And when water is in generous supply within the surrounding landscape, there are designers ready to harness its life force. Raymond Jungles is a world-leading landscape architect based in Miami, Florida, and many of his awe-inspiring designs combine lush, indigenous foliage with cascading rills or contemporary lily ponds, creating an effect of bounty and fertility.
But placing your water feature takes skill and judgment. With his Modern Beach Vision design, Gordon Smith uses a sleek, monochromatic water sculpture as a welcoming gesture near the entrance of a private home in Morro Bay. For Sturgeon, formal rills and canals work particularly well when placed close to the house, to enhance the geometry of a space. “But always respect the setting,” he advises. “Larger gardens lend themselves to a large reflective pool away from the house, and moving water, in the form of fountains and waterfalls, can be a very useful device to mask traffic or airplane noise.”
Creating the right setting is especially important when choosing a freestanding water sculpture. The UK’s David Harber always designs with a specific location in mind, and the understated appearance of his elegant sculptures belies their complex engineering. “The Chalice is one of my favorite designs because of its simplicity,” he says. “It’s a calm, beguiling piece of work because it’s simply water doing something hypnotic. The effect is quite magical.”
Harber always considers what his sculpture is going to reflect, and will often make the interior of his vessels black to enhance those reflections: “The water then becomes a mirror that reflects the beauty of the sky, the clouds, the trees, and the stars.” The designer plays with the movement of water over different surfaces and materials—including marine-grade stainless steel, bronze, granite, and glass—and tries to create specific sounds via the water. “Even the sound of absolute silence,” he laughs. “But it’s fun to hear water, so I often build sound trumpets into my designs to make it even louder.”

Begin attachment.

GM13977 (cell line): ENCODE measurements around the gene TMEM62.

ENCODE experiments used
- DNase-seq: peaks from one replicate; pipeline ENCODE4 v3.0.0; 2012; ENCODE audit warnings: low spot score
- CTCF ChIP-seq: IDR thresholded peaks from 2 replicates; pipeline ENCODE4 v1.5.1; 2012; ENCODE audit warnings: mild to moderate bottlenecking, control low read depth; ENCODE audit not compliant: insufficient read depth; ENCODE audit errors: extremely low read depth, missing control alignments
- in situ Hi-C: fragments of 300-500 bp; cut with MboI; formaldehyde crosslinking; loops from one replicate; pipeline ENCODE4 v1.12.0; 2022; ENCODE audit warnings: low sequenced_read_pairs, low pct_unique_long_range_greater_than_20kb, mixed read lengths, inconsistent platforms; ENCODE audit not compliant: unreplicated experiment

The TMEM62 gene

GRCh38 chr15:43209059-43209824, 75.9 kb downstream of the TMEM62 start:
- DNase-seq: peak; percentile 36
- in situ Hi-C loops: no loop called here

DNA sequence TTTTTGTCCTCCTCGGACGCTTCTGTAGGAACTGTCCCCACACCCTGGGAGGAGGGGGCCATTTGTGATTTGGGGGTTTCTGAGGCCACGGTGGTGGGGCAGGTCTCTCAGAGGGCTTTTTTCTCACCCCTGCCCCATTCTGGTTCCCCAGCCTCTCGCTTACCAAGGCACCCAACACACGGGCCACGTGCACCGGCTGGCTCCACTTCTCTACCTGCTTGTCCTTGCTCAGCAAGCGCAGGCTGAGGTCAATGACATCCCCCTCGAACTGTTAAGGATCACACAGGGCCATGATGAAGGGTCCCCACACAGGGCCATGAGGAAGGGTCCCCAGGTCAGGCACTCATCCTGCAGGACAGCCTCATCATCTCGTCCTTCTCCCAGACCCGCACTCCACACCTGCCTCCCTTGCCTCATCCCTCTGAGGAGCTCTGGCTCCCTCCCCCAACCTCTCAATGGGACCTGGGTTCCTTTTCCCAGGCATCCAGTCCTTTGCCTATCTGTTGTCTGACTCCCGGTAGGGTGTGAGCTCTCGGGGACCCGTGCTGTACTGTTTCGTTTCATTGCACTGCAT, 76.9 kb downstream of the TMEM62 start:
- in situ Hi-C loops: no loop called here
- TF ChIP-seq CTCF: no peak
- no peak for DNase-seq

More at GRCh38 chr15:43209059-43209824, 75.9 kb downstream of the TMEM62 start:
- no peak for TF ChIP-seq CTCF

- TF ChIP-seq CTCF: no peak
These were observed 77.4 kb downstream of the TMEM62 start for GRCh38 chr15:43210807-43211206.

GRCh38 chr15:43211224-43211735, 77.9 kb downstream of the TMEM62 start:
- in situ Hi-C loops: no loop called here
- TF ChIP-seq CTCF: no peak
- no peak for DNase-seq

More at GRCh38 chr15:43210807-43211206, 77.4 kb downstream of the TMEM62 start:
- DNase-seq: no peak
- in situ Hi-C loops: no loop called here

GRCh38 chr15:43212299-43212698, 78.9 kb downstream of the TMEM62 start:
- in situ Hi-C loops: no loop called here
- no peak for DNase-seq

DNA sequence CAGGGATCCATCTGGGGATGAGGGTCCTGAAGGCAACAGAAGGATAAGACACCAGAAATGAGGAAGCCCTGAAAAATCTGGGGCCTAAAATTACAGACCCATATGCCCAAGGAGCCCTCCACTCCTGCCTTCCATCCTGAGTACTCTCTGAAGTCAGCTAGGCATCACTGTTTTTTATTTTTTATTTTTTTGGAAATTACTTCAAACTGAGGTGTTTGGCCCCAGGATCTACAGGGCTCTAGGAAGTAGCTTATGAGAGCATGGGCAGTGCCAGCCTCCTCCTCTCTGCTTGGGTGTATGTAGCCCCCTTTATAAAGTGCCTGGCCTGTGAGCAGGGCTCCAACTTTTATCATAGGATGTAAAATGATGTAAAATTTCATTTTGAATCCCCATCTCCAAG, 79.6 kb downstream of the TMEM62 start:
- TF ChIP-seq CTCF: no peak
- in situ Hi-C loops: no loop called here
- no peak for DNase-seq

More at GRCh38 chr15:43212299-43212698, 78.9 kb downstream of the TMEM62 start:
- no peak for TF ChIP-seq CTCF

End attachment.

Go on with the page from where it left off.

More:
Allison Armour’s work is also enjoyed around the world, in locations as diverse as a Sir Norman Foster-designed hotel in Russia’s Crimea, a Buddhist temple in Switzerland, and the English country garden of former Beatle Ringo Starr. Her spherical Aqualens water sculpture is her favorite piece.
“The sphere is such an elemental, planetary shape,” says Armour. “It’s the ultimate geometric symbol, and one that has been significant to many different cultures.” Armour loves using transparent materials and stainless steel because they create sparkling prisms of light: “The effect changes all the time and brings an element of magic. Sometimes you can’t even see where the object is because it tricks the eye.”
The decidedly ungeometric human form has also been popular in water sculpture throughout history. Polish sculptor Małgorzata Chodakowska creates a contemporary interpretation: ethereal bronzes enhanced by beautifully complex sprays of water—forming the aqueous “tutu” on a ballerina, for example, or the wings of a beatific angel. “I love to show harmony in my sculptures,” says Chodakowska, “but they don’t follow any up-to-date style. They are timeless and should last for generations.”